Can the NFL put the ceremony on hold? Can Tony Dungy get his jacket, make his speech, then hop on a plane until he reaches his destination?
As much as he has tried to hide it, or us for that matter– we need and miss Dungy. Dungy is on his way into the NFL Hall of Fame in 2016. A well-earned honor, but he is still needed.
Not just specific teams but the game in general.
Dungy was a master of the locker room, talent evaluator, scout, coach, friend, confidant, and the master at motivation. He will go down in history as the first African-America Head Coach to win a Super Bowl as well as the Mark Jackson of the NFL (or Jackson is the Dungy of the NBA).
You want to talk about a legacy then he’s your man. He was the youngest assistant coach in NFL history with the Pittsburgh Steelers at 25, then became the youngest defensive coordinator. That lasted until 1989 when he went to the Kansas City Chiefs as the defensive backs coach until he took a position under Dennis Green with the Minnesota Vikings as defensive coordinator in 1992.
The NFL changed in 1996 when Dungy took control as head coach for the Tampa Bay Buccaneers. It wasn’t a race issue that he brought along, it was a defensive scheme that changed the game.
Enter the Cover 2 that made careers and Super Bowl Champions.
Dungy came with a defense that would cause havoc on any QB and his receivers. The thought of the defense was genius, but the hard part was finding players that fit his scheme and this is where Dungy excelled above everyone else.
Would Warren Sapp, Derrick Brooks, Ronde Barber and John Lynch have become as great as they did without Dungy?
I now that’s a hard question to answer but it’s a valid one. They had great careers after Dungy but that Cover 2 made them All World players. The NFL is like any other sport– its a “what have you done for me lately” league and Dungy fell victim to that as he was let go after the 2001 season.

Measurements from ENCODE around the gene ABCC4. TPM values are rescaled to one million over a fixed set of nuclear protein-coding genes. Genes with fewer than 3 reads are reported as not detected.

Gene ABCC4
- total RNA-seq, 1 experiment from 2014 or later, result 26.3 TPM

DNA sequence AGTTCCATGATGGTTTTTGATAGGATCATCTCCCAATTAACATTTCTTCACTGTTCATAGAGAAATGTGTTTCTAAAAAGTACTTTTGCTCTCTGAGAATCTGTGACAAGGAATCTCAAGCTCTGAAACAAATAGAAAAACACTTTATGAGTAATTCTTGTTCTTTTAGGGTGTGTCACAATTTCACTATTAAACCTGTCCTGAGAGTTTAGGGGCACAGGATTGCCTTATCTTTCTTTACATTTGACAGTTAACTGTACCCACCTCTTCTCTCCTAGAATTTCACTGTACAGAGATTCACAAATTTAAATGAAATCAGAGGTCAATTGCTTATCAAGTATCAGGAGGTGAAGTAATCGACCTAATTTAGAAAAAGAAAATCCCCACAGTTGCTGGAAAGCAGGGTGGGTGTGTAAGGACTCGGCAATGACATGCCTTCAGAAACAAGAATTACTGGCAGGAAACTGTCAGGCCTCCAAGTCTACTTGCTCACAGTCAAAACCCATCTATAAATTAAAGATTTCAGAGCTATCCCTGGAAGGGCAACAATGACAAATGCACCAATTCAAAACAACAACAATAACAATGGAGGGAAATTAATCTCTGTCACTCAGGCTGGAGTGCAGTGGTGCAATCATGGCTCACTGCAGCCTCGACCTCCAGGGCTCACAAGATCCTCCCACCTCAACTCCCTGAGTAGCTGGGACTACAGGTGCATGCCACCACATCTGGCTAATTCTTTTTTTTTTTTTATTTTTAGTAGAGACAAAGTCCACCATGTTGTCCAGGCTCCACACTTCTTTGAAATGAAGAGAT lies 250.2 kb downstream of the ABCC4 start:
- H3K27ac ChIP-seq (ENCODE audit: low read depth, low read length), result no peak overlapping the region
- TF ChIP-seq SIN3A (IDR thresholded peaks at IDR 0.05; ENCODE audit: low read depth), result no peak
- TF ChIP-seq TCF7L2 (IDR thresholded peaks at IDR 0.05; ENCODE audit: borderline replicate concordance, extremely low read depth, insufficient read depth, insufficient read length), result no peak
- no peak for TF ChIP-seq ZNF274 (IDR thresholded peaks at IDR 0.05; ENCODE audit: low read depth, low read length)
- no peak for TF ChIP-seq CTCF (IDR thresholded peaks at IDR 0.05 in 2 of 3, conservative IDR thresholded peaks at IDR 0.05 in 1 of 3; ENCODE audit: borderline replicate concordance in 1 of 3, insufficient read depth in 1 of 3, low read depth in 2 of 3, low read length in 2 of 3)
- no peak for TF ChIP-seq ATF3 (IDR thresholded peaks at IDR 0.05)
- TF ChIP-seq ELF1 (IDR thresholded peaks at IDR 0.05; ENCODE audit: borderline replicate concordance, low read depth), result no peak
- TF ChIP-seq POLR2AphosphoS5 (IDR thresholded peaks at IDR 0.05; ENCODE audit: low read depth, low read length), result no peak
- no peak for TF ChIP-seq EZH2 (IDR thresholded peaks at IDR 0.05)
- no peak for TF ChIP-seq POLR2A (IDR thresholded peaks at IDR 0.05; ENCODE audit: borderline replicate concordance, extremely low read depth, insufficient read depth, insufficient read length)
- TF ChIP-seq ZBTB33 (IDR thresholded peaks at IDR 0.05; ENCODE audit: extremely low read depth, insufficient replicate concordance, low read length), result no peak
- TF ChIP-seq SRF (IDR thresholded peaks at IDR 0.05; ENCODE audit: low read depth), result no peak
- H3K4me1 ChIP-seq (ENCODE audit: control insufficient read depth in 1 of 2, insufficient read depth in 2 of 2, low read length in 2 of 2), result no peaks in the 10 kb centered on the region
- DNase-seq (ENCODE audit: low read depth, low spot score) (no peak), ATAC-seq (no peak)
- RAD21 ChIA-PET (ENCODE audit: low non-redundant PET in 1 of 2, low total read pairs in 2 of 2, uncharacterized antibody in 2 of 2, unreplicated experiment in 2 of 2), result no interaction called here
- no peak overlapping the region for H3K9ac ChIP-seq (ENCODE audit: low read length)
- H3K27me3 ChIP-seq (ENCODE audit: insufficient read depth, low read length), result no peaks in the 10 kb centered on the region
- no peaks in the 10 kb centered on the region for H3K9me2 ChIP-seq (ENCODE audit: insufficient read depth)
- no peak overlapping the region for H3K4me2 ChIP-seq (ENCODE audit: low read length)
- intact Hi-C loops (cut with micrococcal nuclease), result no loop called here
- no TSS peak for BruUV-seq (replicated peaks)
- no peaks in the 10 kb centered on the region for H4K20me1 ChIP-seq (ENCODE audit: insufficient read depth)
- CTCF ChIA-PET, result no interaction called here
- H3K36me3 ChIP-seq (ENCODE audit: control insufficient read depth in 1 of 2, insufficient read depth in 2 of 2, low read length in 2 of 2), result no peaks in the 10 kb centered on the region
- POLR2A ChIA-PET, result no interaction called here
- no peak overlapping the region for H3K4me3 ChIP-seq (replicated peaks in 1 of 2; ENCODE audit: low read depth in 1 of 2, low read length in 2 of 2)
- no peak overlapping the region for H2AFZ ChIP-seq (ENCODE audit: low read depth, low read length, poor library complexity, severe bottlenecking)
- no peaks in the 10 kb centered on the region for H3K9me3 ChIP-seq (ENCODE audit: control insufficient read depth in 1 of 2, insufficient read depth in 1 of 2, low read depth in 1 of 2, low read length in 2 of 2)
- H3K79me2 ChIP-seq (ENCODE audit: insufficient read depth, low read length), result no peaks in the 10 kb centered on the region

In 2002 he was hired by the Indianapolis Colts in what was a bittersweet year for Dungy. He finally got a chance to coach a great QB in Peyton Manning but he also had to watch as his former team, the one he built from the ground up win the Super Bowl that same season. Ouch.
Not one to let it get to him Dungy started to build the Colts in his vision and what he was left with when he departed was more history. To me it was more than the first African-American coach to win the Super Bowl (it was two African-American coaches in that game). He won that Super Bowl in 2007 against the Chicago Bears who were coached by his friend and former defensive coordinator Lovie Smith (who ironically coached the Bucs). He no longer had a need for a sympathy ring from the Bucs Super Bowl victory, he had one of his own.
Dungy departed the game with a record of 139-69, 9-10 playoffs record, 1 Super Bowl and 6 Division titles.
He coached Manning, Sapp, Brooks, Lynch, Marvin Harrison, Dwight Freeney, Bob Sanders, Edgerrin James, Reggie Wayne, Keyshawn Johnson, just to name a few of the future and current Hall of Fame players he has helped. But what’s most important to me is this stat: During his 13 years as head coach he had ONE losing season and that was his first year at 6-10. One losing season as a coach and some wonder why he is never mentioned as one of the greats.
He is an NFL commentator now, sitting next to his nemesis Rodney Harrison but I often wonder when listening to him give game predictions or post game comments if he still misses it?
He’s only 60 years old. Some of these players today could sure use his guidance. The Cleveland Browns come to mind as do the Dallas Cowboys. I would love to see him with a team like the Houston Texans and their defense but he has no desire to come back. As a fan I would love to see it, and how many people can say they are a fan of a coach?
That’s the impact he has made on the game.
Tip your hat ladies and gentleman to Tony Dungy as he begins his march into Pro Football Hall of Fame.